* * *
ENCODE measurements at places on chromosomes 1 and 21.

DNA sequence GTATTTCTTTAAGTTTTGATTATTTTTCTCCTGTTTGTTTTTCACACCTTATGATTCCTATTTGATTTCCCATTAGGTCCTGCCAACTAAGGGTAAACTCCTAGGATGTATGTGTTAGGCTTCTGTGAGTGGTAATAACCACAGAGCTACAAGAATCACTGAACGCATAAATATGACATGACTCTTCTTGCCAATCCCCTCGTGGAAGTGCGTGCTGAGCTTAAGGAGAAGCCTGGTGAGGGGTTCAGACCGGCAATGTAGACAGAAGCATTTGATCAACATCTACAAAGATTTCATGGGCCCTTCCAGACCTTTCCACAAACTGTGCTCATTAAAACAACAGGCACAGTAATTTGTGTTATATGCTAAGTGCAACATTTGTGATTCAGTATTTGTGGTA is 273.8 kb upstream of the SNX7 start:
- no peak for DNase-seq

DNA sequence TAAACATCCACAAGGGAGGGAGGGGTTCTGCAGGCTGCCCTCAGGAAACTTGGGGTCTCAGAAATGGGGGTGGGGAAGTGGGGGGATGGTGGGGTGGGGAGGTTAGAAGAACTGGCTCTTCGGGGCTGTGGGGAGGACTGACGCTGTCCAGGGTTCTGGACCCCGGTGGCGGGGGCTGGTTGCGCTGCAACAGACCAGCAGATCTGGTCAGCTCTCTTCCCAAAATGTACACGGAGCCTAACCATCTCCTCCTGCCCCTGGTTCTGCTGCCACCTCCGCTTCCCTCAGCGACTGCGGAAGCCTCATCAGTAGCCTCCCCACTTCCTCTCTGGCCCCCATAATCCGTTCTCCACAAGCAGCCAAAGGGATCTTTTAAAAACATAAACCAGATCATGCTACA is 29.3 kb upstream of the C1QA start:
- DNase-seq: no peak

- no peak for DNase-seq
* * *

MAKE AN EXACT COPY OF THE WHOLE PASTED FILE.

ENCODE measurements at places on chromosomes 1 and 21.

DNA sequence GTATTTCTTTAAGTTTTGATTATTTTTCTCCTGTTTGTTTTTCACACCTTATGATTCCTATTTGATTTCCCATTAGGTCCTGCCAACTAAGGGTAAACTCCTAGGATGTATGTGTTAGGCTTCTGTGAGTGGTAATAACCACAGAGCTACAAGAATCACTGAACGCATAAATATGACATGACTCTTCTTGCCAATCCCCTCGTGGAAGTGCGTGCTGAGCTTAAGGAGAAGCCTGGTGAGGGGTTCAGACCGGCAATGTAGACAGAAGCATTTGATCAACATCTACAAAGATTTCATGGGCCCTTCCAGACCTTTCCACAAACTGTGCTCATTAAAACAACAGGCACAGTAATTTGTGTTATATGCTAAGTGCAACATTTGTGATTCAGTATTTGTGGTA is 273.8 kb upstream of the SNX7 start:
- no peak for DNase-seq

DNA sequence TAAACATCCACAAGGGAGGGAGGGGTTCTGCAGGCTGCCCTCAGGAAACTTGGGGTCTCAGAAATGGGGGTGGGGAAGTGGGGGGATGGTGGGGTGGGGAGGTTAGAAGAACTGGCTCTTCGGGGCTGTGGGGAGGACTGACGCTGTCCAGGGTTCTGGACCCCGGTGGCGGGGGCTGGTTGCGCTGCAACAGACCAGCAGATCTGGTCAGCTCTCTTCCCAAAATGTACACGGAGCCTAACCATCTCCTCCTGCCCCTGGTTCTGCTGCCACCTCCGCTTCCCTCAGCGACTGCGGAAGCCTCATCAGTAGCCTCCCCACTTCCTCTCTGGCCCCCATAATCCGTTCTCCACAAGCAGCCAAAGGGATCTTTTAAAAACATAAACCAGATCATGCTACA is 29.3 kb upstream of the C1QA start:
- DNase-seq: no peak

- no peak for DNase-seq